Another Nail in the 1031 Fix-and-Flip Coffin

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Whether a person can do an exchange on a fix-and-flip property (one that's been bought, fixed up, and put back up for sale) is a controversy that comes up from time to time--driven of course by taxpayers who have large profits on property they've owned for a very short period of time. We last saw a lot of interest in them when the real estate market was at the peak of the bubble. We're seeing it again as folks buy foreclosure properties, fix them up and put them back on the market.

Section 1031 rolls the gain from property held for investment over to new investment property. It specifically does not allow a gain rollover on property held for resale. The problem is that neither the Code, nor the Regulations define the terms investment or resale. The court cases mediating disputes between taxpayers and the IRS in this area typically focus on the taxpayer's intent--what were their intentions when they bought the property? 

Unfortunately this isn't very helpful because every taxpayer buys property as an investment, even when they sell it shortly after they bought it ("obviously it was a good investment or I never would have sold it"). And while most of the cases have ruled that you must hold the property for an extended amount of time to qualify as an investment, there are just enough cases where the courts have ruled in favor of short-term holdings (often mere months), to convince every desiring taxpayer that they too are the exception to the rule. 

A recent tax court case again makes clear that properties held for a short period of time between purchase and sale mean that they're held for resale and not investment. This case is not a 1031 case (the taxpayer's did not do exchanges on the sale of their properties), but since the court ruled that the properties were not investment properties, it provides an excellent discussion of how the court views short-term transactions. This should give us great guidance for future exchange transactions on property held for a short period of time.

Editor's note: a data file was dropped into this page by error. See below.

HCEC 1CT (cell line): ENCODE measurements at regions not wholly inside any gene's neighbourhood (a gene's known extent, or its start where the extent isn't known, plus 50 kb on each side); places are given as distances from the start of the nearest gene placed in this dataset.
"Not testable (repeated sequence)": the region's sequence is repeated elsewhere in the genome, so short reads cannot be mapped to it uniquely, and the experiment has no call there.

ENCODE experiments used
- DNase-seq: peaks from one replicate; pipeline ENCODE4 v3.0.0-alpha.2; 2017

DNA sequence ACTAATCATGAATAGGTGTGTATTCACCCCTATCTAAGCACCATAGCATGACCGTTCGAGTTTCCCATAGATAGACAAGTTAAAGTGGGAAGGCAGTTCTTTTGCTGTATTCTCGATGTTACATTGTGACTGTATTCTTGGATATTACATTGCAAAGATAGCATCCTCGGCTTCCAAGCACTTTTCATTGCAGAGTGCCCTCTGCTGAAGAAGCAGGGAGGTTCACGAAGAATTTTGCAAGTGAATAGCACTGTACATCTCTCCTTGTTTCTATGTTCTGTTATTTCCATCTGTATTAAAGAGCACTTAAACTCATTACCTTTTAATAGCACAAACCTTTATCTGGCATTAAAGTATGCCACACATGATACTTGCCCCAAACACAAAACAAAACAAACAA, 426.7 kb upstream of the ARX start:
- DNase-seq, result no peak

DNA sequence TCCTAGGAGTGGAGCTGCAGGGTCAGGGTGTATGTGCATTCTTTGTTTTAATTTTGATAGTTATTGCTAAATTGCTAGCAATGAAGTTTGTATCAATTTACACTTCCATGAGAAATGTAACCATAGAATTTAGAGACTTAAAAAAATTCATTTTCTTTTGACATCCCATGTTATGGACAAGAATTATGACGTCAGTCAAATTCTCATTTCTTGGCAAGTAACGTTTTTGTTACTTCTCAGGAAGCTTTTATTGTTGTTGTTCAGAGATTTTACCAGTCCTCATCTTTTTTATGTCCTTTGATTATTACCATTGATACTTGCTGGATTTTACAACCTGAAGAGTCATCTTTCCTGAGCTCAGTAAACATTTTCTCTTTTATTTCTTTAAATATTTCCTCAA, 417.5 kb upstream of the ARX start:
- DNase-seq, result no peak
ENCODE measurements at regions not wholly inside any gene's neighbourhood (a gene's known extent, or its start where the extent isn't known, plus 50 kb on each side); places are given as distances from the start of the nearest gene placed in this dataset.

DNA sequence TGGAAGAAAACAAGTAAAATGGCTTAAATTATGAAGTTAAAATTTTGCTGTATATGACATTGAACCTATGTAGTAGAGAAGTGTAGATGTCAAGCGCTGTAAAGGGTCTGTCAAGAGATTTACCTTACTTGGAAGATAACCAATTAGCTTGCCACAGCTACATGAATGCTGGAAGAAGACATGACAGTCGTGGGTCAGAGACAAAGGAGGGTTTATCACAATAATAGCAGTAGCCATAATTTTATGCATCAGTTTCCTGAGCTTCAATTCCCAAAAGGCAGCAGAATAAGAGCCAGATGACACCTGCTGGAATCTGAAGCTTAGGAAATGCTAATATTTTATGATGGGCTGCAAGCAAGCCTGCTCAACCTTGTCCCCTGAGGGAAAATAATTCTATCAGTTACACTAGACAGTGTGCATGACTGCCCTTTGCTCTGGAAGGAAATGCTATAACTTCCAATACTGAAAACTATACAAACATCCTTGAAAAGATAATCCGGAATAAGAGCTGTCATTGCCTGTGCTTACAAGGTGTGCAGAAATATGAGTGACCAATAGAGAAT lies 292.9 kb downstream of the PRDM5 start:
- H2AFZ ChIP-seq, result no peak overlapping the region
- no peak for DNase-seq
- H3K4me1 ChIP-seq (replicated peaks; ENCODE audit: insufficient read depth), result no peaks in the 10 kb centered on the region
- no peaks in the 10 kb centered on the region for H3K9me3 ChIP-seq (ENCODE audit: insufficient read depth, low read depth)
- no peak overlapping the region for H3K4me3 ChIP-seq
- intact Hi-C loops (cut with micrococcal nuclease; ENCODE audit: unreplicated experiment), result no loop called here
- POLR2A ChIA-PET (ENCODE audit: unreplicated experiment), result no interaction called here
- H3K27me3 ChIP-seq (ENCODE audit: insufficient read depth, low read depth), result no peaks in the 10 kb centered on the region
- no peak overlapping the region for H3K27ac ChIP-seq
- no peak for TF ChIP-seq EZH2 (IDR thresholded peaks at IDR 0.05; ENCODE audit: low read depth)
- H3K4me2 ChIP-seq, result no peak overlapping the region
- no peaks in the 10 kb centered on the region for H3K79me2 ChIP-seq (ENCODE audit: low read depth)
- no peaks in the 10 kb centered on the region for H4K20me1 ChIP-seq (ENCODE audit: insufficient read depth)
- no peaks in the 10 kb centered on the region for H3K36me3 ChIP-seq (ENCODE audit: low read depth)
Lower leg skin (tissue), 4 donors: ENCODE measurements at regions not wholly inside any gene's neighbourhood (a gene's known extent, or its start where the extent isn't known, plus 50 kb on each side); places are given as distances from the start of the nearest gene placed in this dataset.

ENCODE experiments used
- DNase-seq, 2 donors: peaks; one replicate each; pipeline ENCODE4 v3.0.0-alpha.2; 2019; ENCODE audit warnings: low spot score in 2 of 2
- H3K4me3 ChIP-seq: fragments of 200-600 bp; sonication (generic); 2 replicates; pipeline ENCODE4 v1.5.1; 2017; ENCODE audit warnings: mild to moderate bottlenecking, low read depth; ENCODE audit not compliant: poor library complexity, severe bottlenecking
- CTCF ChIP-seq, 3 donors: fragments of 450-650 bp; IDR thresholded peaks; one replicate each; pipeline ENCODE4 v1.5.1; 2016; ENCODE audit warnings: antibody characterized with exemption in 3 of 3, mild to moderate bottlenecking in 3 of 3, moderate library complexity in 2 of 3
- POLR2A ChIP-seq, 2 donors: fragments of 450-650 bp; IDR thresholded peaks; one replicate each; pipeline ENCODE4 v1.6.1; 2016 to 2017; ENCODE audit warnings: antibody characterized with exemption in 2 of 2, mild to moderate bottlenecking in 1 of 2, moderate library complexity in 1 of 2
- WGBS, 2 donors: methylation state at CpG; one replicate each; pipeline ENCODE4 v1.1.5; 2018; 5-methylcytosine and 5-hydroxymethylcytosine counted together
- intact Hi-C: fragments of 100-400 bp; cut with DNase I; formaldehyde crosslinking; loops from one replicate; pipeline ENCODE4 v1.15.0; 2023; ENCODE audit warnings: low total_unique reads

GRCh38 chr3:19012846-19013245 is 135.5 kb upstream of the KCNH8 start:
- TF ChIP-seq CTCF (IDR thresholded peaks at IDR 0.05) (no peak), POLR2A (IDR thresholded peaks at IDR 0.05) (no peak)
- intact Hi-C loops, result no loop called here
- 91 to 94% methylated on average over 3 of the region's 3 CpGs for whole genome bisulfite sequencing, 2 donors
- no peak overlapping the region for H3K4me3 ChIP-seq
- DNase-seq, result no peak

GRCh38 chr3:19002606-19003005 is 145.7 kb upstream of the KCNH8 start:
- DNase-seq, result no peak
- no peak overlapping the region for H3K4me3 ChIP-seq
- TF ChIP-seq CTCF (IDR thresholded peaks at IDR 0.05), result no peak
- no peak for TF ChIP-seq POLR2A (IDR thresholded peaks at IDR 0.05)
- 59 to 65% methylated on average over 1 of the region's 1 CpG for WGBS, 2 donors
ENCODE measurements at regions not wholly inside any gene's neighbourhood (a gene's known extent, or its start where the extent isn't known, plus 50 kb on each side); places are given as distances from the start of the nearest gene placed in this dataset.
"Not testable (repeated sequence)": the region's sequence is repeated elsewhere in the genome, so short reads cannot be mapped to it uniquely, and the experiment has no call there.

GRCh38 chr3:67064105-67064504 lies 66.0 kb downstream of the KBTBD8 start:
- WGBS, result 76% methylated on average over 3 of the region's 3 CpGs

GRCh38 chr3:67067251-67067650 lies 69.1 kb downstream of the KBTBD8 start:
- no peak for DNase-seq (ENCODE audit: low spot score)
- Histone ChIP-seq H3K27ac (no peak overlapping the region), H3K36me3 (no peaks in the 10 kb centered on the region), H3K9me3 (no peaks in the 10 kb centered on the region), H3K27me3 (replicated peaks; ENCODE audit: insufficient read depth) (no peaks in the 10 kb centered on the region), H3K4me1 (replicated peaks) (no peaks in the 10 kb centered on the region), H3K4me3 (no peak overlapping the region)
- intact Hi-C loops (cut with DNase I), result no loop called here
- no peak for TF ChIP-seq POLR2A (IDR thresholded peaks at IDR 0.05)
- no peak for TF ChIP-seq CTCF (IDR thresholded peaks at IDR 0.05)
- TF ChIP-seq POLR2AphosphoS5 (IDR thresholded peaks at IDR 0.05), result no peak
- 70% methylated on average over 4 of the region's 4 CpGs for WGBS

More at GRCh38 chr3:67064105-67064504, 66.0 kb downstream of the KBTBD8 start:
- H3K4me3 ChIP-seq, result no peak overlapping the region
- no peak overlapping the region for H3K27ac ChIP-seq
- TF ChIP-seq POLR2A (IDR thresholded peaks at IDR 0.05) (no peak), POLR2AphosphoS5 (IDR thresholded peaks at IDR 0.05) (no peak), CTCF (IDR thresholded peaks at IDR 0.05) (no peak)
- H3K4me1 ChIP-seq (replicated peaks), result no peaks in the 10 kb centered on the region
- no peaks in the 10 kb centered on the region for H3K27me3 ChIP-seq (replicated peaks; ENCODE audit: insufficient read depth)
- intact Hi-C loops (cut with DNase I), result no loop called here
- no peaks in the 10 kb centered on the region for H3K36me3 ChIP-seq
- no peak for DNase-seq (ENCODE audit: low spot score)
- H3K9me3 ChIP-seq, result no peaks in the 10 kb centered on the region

The taxpayer in this case was a mortgage broker who over a three-year period bought, fixed and sold 16 properties, holding them an average of two months--only one property was held longer than a year. None of the properties were rented before he sold them. 

In its opinion, the Court laid out nine factors it considers in determining if the property was held for investment or for retail:

  1. Your intention in acquiring the property--what you say you're going to do with it. The taxpayer in this case said that he bought the properties to hold and rent.
  2. What you ultimately did with it--he fixed them up and immediately listed them for sale. Once again actions speak louder than words.
  3. Your everyday business (how you make your living), and the relationship of the gain to the other income in your return. The taxpayer in this case made about $40,000 a year as a mortgage broker, but several times that amount in profit from the real estate sales. Being a mortgage broker rather than, say, a doctor or a dentist, made him an insider in the mind of both the IRS and the Court and swayed them against him.
  4. The frequency of the sales. This wasn't one isolated transaction; 16 transactions in three years means that he was doing a lot of deals. The more transactions of this type you do, the less likely that you'll prevail.
  5. The extent of developing and improving the property to increase the sales revenue. The Court stated that the purpose of his efforts on each property was to create the maximum amount of gain in the shortest period of time.
  6. The extent to which you use advertising and other promotional activities to increase sales. In other words, going back to factors one and two above, did you list it for rent or did you list it for sale after you bought it?
  7. The use of a business office for the sale of the property.
  8. The amount of control the taxpayer exercises over the person selling the property. In other words: if you own a condo building, set up an office in the building and hire a salesperson to sell the individual units, it will obviously count against you.
  9. The amount of time that the taxpayer habitually devoted to the sales--or as one Appeals Court ruling noted, "the presence of frequent sales ordinarily belies the contention that property is being heldfor investment rather than for sale."

Now that I've given you a road map for how the IRS and the Tax Court approach sales of property held less than a year, put these in the context of the primary difference between held for investmentand held for resale, and that difference is intent--what's in your heart when you bought the property? Do most fix-and-flip properties qualify for an exchange? No. But are there sales of property that have not been owned long that do qualify for an exchange? Yes. Occasionally I get a call about a property that's only been owned for a short time that I think does qualify for a 1031 exchange. 

But consider this: you may be 100% correct in your belief that your transaction qualifies for an exchange, but are you willing to spend the tens of thousands of dollars it will cost you fighting the IRS over it? 

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